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  • Electrical Question....

    With the slowdown in business, I've really been attacking the Honey Do list with vigor. Most recently, I repainted the up stairs master bedroom and hallway. Up next on the list is replacing all of the interior door hardware and resetting all of the strike plates in the jambs.

    So, the Mrs decides that the hall ceiling light fixture just HAS to be replaced so the trim ring matches all the new door hardware. :no clue: So, like a good little soldier I replace it and while doing so, install those newfangled energy saving compact flourescent lights.

    Now, the house was built back in the late '50s or early '60's. There is no ground running in the house wiring. The new fixture of course had a ground wire which I attached to the grounding screw on the mounting bar and hooked up the hot and neutral wires as they were supposed to be.

    What's wierd (to me anyway), is even with the power to the light fixture off, the compact flourescents have "flickers" of light running through them off an on.... off an on. And by "on" I mean the "flicker" of light. I switched back to incadescent bulbs and nothing.

    Do I have a problem in the wiring or is this "normal".... any ideas???

    Thanks in advance....

    EDIT: Just to add.... not that this matters, but I changed out the light switches when I painted. I installed two new three way switches and cover plates. I installed the new switches EXACTLY like the old ones. The only difference being the new ones are "lighted" switches. But that shouldn't really matter though I wouldn't think. But then again, I'm no electrician.
    John W.
    Indy

  • #2
    I think the switch is the problem. Here's some google goodness.

    http://willnicholes.com/cflswitches.htm
    I could do a lot of things if I had some money.

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    • #3
      Dang.... thanks for the reply. I appreciate it. What the article describes is EXACTLY what happens. The flickering has slowed down to being almost non existant. So, I guess it's up to the Mrs on which she wants more.... CFL's or the lighted switches.
      John W.
      Indy

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      • #4
        Originally posted by nwbnd
        I think the switch is the problem. Here's some google goodness.

        http://willnicholes.com/cflswitches.htm
        Beat me to it! We had a customer with the same problem just recently...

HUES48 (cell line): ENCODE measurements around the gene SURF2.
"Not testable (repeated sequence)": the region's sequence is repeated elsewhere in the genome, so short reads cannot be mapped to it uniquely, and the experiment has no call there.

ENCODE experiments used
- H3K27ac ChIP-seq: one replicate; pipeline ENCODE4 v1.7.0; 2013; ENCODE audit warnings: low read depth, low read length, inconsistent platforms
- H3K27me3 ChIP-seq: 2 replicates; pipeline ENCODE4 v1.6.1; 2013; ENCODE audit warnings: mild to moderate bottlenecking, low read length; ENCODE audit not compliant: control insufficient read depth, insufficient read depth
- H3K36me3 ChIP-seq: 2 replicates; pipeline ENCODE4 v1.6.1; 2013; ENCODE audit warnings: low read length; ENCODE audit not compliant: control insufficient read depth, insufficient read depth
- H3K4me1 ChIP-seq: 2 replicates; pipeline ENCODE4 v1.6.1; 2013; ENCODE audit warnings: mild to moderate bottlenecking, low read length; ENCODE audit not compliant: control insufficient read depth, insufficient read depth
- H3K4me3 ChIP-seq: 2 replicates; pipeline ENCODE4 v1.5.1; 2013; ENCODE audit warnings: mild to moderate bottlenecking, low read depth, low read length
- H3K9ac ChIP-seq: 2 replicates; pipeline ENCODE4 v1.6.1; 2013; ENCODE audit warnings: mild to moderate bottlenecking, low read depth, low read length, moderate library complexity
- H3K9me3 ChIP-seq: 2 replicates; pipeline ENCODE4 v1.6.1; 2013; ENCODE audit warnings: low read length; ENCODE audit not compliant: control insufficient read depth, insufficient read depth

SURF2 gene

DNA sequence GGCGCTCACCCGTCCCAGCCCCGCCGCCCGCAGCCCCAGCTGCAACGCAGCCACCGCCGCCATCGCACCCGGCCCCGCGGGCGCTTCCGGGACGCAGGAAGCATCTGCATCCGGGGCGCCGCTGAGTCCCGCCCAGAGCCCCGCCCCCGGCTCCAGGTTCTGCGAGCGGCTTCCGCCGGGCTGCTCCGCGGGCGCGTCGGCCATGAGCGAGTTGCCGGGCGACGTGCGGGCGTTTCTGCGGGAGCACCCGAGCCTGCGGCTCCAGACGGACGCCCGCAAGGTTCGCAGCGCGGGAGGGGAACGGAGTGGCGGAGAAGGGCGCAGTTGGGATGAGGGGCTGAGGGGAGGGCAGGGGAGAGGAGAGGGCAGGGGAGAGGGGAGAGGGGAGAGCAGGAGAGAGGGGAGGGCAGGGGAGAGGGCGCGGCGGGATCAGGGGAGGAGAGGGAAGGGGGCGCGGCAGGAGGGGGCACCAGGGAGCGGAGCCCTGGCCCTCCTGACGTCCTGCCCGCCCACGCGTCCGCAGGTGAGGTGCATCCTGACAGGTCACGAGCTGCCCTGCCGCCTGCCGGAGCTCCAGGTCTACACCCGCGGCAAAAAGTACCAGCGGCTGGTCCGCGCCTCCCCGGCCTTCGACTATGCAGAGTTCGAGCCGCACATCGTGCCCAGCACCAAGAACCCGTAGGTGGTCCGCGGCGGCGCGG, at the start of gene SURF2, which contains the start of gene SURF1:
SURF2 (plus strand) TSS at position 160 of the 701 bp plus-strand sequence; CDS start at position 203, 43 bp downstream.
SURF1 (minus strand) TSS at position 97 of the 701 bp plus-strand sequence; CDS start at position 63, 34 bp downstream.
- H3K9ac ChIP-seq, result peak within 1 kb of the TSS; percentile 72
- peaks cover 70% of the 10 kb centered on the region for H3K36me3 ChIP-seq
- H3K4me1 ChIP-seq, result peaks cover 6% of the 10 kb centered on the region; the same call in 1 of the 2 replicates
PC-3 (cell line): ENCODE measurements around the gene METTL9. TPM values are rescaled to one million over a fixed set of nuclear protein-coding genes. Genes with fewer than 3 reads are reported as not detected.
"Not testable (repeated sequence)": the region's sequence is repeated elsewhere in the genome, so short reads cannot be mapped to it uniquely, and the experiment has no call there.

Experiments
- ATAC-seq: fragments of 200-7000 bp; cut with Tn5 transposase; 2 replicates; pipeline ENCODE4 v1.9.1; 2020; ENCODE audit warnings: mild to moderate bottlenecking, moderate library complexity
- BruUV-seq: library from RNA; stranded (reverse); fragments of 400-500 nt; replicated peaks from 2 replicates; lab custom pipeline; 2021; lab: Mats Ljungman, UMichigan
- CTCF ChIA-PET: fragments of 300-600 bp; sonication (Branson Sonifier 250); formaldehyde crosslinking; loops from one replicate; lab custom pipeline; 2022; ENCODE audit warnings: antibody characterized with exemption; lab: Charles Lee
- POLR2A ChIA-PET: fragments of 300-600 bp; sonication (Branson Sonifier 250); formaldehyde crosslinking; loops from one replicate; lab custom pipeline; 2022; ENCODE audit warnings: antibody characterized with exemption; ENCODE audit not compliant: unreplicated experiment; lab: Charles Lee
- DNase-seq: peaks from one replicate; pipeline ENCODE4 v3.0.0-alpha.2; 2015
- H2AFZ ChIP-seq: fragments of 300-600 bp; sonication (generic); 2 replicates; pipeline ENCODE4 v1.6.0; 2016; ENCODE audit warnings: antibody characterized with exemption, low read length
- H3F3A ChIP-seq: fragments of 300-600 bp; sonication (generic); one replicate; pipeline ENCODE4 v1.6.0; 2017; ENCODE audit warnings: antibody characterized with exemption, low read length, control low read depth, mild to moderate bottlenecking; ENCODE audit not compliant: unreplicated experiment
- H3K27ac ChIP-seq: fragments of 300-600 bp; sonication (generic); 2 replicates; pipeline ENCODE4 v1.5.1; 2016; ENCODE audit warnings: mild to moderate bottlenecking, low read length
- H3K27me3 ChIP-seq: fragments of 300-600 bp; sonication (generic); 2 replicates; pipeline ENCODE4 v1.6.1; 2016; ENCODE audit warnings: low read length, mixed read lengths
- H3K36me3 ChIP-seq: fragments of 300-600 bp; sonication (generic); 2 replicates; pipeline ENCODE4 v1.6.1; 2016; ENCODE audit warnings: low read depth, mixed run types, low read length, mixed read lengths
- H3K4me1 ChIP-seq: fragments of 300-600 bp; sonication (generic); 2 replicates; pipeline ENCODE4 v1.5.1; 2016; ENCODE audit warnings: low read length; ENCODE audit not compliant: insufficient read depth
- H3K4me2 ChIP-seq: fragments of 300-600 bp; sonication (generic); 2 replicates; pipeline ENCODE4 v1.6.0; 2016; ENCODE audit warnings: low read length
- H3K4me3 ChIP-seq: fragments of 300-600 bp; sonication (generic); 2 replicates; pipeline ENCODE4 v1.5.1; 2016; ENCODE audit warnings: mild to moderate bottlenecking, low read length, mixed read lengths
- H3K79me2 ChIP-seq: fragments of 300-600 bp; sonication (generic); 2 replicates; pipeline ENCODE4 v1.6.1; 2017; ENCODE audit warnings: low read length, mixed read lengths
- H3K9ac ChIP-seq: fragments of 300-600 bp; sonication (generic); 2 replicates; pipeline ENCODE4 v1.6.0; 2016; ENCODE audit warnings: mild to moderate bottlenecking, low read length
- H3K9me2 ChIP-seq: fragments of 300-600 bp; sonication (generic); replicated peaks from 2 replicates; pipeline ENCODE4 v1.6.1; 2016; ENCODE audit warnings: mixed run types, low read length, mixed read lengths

BTW Quad...what brand of CFLs are you using?? I have found a great discrepancy in the life quality & light "color" of the bulbs...

        We sell GE at the hardware store...I wish we would pick up Westinghouse too...

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        • #5
          Originally posted by rumonkey2
          Beat me to it! We had a customer with the same problem just recently...

          BTW Quad...what brand of CFLs are you using?? I have found a great discrepancy in the life quality & light "color" of the bulbs...

          We sell GE at the hardware store...I wish we would pick up Westinghouse too...
          I just picked up a three pack of 13 watt SYLVANIA "Super Mini" 60 watt replacement bulbs like these (except the link shows the 11 watt/40 watt replacement bulbs)....

          http://www.lowes.com/lowes/lkn?actio...767&lpage=none

          With this being an interior hall, it's pretty dark. So, the Mrs really wants to keep the lighted switches. This is a two bulb fixture and frankly, the two 60 watt incandescents WERE pretty darned bright. I guess I could back them off to 40 watts or even less if I can find the right base on a lower watt incandescent bulb.

          I guess I didn't realize there was much difference in the bulbs.... But, in retrospect, that DOES make sense. Do you think a higher quality bulb would help? I'm sure these are about as cheap as can be since they were from Lowes and in a three pack.
          John W.
          Indy

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          • #6
            While I'm pro CFL (despite disposal headaches) I think you can rationalize using incandescents in a hallway. At least at my house they won't get nearly the use as the lights in the kitchen or living room. If you really want to have some fun and the layout allows it put in motion sensors.
            I could do a lot of things if I had some money.

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            • #7
              What happened to me

              Ok,

              I did the same thing replacing the switch with a lighted switch. In my case the switch turned on 4 recessed cans. Now go figure only one flickered. I found out that the 3 pack were dimmable CFL's and the single I grabbed was not.

              As stated all CFL's are not created equally. If you have a dimmable bulb laying around it may be worth a try.

              Lance
              Lance
              _________
              Whatever

              Comment


              • #8
                Yeah, I was going to suggest trying dimmable CFLs too. They'll handle lower current without flickering, up to a point. I'm assuming the current when the lighted switch is off falls below the threshold.

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